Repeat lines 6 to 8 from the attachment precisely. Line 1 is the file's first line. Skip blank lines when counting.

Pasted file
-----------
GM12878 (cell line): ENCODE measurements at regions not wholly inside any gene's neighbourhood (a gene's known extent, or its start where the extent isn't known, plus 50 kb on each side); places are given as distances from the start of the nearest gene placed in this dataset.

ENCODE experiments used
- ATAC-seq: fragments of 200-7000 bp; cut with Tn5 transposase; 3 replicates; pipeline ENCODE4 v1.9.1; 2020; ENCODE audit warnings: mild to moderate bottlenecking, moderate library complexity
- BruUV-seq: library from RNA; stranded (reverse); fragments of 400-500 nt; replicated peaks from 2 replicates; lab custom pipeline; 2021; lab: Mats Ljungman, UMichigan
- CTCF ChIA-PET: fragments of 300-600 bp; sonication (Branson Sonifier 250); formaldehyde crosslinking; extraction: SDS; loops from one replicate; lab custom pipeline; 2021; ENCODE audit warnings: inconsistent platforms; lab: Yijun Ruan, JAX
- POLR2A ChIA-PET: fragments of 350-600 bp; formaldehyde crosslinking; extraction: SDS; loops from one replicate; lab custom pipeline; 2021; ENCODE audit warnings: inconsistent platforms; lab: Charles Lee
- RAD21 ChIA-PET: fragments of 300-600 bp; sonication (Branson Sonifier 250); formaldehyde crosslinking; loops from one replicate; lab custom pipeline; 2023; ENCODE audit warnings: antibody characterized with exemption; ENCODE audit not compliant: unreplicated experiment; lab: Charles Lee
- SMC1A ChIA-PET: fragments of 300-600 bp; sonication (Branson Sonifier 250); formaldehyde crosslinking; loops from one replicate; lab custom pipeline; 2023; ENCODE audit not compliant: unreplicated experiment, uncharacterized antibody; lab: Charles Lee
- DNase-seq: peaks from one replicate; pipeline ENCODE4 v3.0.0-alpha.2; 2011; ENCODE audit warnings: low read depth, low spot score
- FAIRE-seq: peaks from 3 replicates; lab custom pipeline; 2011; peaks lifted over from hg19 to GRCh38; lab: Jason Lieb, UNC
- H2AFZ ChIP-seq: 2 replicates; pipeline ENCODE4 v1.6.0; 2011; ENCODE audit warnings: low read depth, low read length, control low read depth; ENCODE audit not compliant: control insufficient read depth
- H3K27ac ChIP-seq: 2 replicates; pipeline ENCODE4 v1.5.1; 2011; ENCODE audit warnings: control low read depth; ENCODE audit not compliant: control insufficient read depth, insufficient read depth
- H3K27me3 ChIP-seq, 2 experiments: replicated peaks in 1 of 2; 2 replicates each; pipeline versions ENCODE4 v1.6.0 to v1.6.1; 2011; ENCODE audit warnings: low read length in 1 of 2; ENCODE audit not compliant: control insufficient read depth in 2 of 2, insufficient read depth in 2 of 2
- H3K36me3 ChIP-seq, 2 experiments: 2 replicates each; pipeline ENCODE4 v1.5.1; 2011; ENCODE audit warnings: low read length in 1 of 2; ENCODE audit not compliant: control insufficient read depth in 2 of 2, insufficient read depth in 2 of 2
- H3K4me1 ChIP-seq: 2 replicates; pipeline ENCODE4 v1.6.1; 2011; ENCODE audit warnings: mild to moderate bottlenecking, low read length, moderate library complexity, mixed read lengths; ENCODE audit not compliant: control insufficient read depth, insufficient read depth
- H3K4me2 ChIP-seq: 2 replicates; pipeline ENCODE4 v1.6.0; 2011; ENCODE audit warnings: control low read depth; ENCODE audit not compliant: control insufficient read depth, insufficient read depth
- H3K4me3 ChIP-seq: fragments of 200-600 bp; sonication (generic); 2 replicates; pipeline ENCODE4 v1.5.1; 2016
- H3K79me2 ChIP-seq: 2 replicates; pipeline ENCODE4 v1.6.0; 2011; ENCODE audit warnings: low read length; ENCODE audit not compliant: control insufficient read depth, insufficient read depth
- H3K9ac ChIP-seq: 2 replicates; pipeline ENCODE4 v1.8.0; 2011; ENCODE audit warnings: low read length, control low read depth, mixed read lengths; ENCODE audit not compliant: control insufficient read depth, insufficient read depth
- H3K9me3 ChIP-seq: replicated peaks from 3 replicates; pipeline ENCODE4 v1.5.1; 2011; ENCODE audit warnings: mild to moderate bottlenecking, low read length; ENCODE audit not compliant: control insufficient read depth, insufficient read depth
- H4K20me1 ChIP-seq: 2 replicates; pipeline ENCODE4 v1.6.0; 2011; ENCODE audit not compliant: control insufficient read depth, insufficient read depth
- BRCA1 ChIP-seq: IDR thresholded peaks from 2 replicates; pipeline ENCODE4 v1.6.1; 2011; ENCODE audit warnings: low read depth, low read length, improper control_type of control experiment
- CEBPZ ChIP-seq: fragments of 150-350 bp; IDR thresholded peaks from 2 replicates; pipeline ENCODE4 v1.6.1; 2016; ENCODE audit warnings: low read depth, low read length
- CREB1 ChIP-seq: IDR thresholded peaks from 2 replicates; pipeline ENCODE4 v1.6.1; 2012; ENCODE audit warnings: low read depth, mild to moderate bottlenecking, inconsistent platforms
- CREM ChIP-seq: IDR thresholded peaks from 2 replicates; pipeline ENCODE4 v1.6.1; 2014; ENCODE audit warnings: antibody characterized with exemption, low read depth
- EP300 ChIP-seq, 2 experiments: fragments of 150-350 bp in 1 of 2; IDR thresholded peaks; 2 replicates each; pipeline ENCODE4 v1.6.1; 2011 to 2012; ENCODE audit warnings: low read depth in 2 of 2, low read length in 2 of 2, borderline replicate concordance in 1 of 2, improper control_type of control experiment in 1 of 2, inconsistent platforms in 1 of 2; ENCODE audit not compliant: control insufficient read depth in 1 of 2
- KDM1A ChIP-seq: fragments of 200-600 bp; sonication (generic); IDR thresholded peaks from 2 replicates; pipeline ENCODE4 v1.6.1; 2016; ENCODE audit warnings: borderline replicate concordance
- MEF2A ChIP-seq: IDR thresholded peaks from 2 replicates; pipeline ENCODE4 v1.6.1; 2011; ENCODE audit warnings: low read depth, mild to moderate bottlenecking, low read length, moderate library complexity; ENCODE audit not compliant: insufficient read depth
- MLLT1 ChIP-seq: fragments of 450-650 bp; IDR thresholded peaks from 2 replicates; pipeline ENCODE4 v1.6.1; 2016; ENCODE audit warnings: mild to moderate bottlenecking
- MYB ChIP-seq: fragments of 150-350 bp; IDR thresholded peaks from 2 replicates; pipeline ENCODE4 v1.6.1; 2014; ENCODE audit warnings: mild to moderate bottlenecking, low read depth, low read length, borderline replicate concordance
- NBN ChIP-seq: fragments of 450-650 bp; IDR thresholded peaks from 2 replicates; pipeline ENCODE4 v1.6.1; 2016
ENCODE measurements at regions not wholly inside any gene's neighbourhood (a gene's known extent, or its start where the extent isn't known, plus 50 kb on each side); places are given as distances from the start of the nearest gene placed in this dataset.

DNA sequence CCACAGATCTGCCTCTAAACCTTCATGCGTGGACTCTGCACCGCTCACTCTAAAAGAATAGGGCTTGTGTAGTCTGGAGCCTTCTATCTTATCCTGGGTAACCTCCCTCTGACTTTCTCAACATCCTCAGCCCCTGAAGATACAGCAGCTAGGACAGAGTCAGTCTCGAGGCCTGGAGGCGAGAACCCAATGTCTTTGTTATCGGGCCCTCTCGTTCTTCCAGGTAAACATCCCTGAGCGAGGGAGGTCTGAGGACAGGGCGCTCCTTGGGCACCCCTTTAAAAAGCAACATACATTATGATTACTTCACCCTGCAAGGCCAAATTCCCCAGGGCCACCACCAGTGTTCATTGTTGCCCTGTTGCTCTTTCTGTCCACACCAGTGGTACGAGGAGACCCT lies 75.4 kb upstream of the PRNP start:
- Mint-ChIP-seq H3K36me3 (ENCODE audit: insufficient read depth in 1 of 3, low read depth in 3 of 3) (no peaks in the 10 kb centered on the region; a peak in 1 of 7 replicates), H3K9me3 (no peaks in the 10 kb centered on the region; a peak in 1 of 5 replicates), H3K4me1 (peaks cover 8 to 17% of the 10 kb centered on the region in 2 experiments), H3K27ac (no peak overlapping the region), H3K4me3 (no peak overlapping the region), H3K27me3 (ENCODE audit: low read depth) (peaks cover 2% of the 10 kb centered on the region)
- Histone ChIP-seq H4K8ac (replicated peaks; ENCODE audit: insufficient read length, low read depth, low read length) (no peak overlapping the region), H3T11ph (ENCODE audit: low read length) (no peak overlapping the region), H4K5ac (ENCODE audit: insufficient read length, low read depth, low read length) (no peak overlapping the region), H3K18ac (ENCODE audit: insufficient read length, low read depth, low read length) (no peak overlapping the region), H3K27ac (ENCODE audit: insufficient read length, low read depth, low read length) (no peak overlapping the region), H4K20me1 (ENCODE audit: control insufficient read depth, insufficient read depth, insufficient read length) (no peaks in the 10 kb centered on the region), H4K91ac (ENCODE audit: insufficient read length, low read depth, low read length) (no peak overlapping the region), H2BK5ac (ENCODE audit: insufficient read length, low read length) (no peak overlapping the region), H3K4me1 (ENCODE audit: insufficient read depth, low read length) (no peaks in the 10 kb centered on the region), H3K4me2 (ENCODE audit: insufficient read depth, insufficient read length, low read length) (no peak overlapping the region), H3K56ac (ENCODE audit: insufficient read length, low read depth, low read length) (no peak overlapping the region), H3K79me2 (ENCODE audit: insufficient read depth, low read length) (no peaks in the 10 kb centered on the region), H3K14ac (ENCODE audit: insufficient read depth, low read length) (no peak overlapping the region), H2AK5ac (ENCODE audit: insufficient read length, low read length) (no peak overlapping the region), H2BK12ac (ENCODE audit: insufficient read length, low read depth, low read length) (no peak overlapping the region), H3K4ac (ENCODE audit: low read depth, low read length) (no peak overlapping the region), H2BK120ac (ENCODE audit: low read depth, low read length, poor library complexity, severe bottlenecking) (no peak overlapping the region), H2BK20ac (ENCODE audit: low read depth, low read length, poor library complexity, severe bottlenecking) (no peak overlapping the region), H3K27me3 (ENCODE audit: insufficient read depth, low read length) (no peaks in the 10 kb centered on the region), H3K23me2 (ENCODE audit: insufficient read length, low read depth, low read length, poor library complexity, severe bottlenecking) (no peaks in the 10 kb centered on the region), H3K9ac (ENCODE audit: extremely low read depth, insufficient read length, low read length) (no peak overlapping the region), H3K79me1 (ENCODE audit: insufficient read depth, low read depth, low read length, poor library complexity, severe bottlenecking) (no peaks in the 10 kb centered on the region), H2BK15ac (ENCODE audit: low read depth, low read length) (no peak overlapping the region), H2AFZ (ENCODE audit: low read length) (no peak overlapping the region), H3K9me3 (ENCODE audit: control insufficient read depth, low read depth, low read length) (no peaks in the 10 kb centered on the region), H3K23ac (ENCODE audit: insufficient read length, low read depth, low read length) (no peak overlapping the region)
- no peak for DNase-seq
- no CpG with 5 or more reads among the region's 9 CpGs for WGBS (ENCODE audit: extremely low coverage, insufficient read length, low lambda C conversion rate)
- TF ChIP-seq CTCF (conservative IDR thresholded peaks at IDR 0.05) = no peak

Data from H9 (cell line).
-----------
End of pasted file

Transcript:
- POLR2A ChIA-PET: fragments of 350-600 bp; formaldehyde crosslinking; extraction: SDS; loops from one replicate; lab custom pipeline; 2021; ENCODE audit warnings: inconsistent platforms; lab: Charles Lee
- RAD21 ChIA-PET: fragments of 300-600 bp; sonication (Branson Sonifier 250); formaldehyde crosslinking; loops from one replicate; lab custom pipeline; 2023; ENCODE audit warnings: antibody characterized with exemption; ENCODE audit not compliant: unreplicated experiment; lab: Charles Lee
- SMC1A ChIA-PET: fragments of 300-600 bp; sonication (Branson Sonifier 250); formaldehyde crosslinking; loops from one replicate; lab custom pipeline; 2023; ENCODE audit not compliant: unreplicated experiment, uncharacterized antibody; lab: Charles Lee